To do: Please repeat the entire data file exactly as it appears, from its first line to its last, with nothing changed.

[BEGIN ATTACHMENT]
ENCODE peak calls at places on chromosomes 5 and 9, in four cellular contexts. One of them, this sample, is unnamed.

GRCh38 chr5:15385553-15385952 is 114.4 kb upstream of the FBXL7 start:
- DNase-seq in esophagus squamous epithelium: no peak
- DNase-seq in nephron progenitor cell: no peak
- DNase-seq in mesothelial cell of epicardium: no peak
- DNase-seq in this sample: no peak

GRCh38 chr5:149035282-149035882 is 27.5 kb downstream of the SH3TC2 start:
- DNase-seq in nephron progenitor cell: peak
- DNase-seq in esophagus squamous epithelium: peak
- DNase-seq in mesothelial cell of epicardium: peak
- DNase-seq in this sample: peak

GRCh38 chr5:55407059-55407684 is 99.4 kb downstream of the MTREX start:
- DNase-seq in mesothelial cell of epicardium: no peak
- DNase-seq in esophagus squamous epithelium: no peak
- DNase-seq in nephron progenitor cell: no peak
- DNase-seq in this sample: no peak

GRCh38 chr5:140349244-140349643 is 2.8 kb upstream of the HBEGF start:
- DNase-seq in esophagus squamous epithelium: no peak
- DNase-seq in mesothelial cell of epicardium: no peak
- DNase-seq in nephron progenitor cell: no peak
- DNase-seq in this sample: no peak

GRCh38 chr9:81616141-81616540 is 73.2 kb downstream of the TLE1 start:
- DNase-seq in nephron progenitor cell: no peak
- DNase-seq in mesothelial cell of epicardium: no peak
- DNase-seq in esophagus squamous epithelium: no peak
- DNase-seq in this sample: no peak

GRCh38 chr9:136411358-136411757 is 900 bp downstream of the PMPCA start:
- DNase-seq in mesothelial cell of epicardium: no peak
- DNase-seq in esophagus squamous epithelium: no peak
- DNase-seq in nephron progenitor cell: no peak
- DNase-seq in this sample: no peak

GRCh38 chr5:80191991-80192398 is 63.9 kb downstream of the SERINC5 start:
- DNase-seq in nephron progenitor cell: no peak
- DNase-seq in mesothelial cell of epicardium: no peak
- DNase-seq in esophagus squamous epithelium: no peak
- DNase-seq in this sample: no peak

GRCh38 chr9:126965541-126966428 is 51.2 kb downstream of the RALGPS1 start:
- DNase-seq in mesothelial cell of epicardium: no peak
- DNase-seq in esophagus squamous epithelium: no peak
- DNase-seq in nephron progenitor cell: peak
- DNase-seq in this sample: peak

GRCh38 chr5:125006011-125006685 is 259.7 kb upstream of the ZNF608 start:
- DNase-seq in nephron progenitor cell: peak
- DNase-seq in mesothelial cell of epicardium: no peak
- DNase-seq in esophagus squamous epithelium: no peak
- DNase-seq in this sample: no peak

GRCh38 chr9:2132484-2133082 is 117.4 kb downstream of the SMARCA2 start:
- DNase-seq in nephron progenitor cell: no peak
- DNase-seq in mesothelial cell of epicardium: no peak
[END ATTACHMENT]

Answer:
ENCODE peak calls at places on chromosomes 5 and 9, in four cellular contexts. One of them, this sample, is unnamed.

GRCh38 chr5:15385553-15385952 is 114.4 kb upstream of the FBXL7 start:
- DNase-seq in esophagus squamous epithelium: no peak
- DNase-seq in nephron progenitor cell: no peak
- DNase-seq in mesothelial cell of epicardium: no peak
- DNase-seq in this sample: no peak

GRCh38 chr5:149035282-149035882 is 27.5 kb downstream of the SH3TC2 start:
- DNase-seq in nephron progenitor cell: peak
- DNase-seq in esophagus squamous epithelium: peak
- DNase-seq in mesothelial cell of epicardium: peak
- DNase-seq in this sample: peak

GRCh38 chr5:55407059-55407684 is 99.4 kb downstream of the MTREX start:
- DNase-seq in mesothelial cell of epicardium: no peak
- DNase-seq in esophagus squamous epithelium: no peak
- DNase-seq in nephron progenitor cell: no peak
- DNase-seq in this sample: no peak

GRCh38 chr5:140349244-140349643 is 2.8 kb upstream of the HBEGF start:
- DNase-seq in esophagus squamous epithelium: no peak
- DNase-seq in mesothelial cell of epicardium: no peak
- DNase-seq in nephron progenitor cell: no peak
- DNase-seq in this sample: no peak

GRCh38 chr9:81616141-81616540 is 73.2 kb downstream of the TLE1 start:
- DNase-seq in nephron progenitor cell: no peak
- DNase-seq in mesothelial cell of epicardium: no peak
- DNase-seq in esophagus squamous epithelium: no peak
- DNase-seq in this sample: no peak

GRCh38 chr9:136411358-136411757 is 900 bp downstream of the PMPCA start:
- DNase-seq in mesothelial cell of epicardium: no peak
- DNase-seq in esophagus squamous epithelium: no peak
- DNase-seq in nephron progenitor cell: no peak
- DNase-seq in this sample: no peak

GRCh38 chr5:80191991-80192398 is 63.9 kb downstream of the SERINC5 start:
- DNase-seq in nephron progenitor cell: no peak
- DNase-seq in mesothelial cell of epicardium: no peak
- DNase-seq in esophagus squamous epithelium: no peak
- DNase-seq in this sample: no peak

GRCh38 chr9:126965541-126966428 is 51.2 kb downstream of the RALGPS1 start:
- DNase-seq in mesothelial cell of epicardium: no peak
- DNase-seq in esophagus squamous epithelium: no peak
- DNase-seq in nephron progenitor cell: peak
- DNase-seq in this sample: peak

GRCh38 chr5:125006011-125006685 is 259.7 kb upstream of the ZNF608 start:
- DNase-seq in nephron progenitor cell: peak
- DNase-seq in mesothelial cell of epicardium: no peak
- DNase-seq in esophagus squamous epithelium: no peak
- DNase-seq in this sample: no peak

GRCh38 chr9:2132484-2133082 is 117.4 kb downstream of the SMARCA2 start:
- DNase-seq in nephron progenitor cell: no peak
- DNase-seq in mesothelial cell of epicardium: no peak